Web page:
This is not a legally complicated case. The jury could find that Perry was not justified if they believed that Perry provoked the fight to have the excuse to kill someone, or if they believed that the force was not “immediately necessary to protect Perry against Foster’s attempted use of unlawful deadly force” since Foster never actually pointed a weapon at Perry. If Perry argues on appeal that the evidence against him was insufficient, he will probably lose, because Texas courts routinely affirm convictions where there is much stronger evidence of self-defense.
For instance, Texas criminal appeals attorney Doug Gladden pointed to Braughton v. State. A dude, Dominguez, got into a drunken fight with his girlfriend in the middle of the day, as one does. The dude starts riding home on his motorcycle when he encounters the defendants father, and starts revving his engine and tailgating him for some road ragey reason. The father calls his son and says he’s scared. When they get to the front of the defendant’s home, the dude starts screaming and beating the father, even after the defendant says he has a gun. When the dude reaches for his satchel, the defendant shot him. This resulted in a conviction and a sentence of twenty years in jail, and the Court of Appeals said it was fine, over a dissent.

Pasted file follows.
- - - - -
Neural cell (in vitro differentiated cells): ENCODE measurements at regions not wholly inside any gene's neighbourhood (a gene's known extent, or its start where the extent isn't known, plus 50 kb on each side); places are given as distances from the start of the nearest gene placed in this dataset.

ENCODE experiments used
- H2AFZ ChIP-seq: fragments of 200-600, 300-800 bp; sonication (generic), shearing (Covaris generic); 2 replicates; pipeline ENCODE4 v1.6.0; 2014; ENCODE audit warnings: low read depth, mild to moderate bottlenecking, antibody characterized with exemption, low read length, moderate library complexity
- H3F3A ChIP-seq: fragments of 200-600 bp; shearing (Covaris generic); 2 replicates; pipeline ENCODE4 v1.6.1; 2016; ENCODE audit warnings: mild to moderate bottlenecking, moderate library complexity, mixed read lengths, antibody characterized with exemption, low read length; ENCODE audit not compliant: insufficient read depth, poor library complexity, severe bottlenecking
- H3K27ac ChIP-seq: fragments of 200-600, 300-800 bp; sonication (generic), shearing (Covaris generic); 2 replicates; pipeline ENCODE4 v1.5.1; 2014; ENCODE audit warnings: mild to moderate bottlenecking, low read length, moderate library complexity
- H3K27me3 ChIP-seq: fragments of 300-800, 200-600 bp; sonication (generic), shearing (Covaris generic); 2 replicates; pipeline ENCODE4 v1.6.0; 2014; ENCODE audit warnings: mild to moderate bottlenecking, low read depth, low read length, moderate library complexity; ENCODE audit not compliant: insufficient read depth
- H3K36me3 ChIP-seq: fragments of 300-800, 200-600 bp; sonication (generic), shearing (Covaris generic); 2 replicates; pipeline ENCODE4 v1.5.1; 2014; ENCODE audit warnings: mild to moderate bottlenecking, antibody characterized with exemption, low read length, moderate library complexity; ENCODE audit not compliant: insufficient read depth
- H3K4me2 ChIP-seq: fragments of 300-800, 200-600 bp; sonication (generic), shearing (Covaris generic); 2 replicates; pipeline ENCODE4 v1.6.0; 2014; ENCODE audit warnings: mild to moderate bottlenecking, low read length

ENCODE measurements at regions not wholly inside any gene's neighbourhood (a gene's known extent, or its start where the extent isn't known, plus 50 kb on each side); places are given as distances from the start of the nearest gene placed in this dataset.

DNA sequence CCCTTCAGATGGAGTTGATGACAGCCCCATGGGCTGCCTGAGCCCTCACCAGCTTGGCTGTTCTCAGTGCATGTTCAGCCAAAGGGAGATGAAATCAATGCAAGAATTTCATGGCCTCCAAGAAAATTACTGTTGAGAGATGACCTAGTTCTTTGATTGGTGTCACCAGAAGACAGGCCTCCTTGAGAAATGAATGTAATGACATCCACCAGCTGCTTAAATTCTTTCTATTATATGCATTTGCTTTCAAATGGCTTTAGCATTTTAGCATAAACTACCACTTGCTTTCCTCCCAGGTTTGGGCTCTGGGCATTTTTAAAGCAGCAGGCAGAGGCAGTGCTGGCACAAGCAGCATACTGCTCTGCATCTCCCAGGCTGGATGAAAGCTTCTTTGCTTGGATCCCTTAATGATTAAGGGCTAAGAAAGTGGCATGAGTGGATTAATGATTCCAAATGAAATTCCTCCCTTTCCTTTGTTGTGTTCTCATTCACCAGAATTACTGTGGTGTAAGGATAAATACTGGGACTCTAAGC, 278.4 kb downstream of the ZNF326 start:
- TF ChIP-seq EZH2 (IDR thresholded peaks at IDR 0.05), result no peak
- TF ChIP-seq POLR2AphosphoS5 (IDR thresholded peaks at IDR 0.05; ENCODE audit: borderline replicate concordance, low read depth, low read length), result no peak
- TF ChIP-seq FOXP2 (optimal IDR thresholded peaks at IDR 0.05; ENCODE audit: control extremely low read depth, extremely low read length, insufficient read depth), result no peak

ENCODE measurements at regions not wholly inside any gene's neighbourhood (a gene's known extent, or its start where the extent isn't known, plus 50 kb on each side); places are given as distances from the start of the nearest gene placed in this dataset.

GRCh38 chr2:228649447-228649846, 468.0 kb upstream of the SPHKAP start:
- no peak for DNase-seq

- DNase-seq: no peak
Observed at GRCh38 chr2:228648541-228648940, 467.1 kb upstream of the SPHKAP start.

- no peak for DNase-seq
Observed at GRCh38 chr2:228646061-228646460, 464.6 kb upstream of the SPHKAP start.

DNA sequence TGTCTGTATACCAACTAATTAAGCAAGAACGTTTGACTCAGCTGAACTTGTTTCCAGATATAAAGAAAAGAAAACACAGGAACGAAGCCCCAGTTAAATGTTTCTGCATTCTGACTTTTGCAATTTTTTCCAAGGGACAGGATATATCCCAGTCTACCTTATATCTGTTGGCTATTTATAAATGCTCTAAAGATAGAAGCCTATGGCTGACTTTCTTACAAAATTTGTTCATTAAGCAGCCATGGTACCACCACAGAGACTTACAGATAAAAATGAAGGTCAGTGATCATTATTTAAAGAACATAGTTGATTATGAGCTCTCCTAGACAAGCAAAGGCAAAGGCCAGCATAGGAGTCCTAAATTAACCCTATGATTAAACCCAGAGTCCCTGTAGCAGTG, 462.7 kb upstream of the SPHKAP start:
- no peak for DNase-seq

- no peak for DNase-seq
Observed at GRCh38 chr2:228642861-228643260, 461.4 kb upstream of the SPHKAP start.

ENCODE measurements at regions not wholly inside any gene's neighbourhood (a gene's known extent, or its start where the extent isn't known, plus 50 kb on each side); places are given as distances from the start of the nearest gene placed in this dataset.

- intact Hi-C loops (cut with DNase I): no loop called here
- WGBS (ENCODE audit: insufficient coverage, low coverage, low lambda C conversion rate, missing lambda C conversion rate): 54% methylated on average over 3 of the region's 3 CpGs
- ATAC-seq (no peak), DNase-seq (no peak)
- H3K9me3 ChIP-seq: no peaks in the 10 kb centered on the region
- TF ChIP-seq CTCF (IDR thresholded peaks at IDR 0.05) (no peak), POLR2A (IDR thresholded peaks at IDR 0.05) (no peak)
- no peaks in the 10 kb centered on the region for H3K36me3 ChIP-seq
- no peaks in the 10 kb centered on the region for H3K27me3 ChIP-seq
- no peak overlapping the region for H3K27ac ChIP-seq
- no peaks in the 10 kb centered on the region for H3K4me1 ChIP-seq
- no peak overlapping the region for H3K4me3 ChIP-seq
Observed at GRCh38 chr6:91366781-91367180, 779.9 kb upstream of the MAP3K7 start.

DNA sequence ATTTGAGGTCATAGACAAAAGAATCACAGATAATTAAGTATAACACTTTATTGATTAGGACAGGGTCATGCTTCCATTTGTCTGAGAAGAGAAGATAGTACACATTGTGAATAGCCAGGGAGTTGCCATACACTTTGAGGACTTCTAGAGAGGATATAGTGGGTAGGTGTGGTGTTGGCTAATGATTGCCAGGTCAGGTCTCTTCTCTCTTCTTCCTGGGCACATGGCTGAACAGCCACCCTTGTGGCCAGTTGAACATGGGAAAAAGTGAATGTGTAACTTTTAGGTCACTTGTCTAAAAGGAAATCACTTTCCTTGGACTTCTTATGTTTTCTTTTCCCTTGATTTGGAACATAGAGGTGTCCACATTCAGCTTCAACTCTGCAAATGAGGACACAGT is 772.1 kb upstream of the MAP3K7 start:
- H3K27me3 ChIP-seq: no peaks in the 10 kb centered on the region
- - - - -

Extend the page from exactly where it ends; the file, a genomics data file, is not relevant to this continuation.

But nobody has talked about pardoning Braughton. Or any of the dozens of other much stronger self-defense cases that have been upheld on appeal. Instead, Texas conservatives have put their shoulder to the wheel for a man who seems to have accelerated his car towards a woman in a wheelchair hoping for the chance to kill someone, and when that woman’s husband told him to get back in his car and move on, murdered him in cold blood.
On these facts. Governor Greg Abbott has promised to issue a pardon.
Not only is this a not particularly sympathetic defendant, but the pardon sends a terrible message. Provoking a fight to kill someone is ok, the pardon will, say, if the right kind of person is killed. And other people who are unduly confident in their knowledge of Texas self-defense law will be tempted to test the limits of the governor’s mercy, to the detriment of the safety of the public.
To the extent that deterrence is a thing, Perry’s conviction serves as a valuable deterrent. It tells people that deadly force is to be used as a last resort, not a test of manhood. And that all lives, even liberal ones, matter in the State of Texas. This pardon would be a baffling exercise of executive discretion.
I sincerely hope that Abbot is simply full of shit. That he will let the appeals process play out, get the unanimous message from the board of pardons that this is not a good candidate for pardon, and accept the decision with some grumbling. Because the alternative is a world where some people’s murders count, and others don’t. Where some people have a right to open carry, and others don’t. That’s not liberty. It’s tyranny.
Let’s hope cooler heads prevail.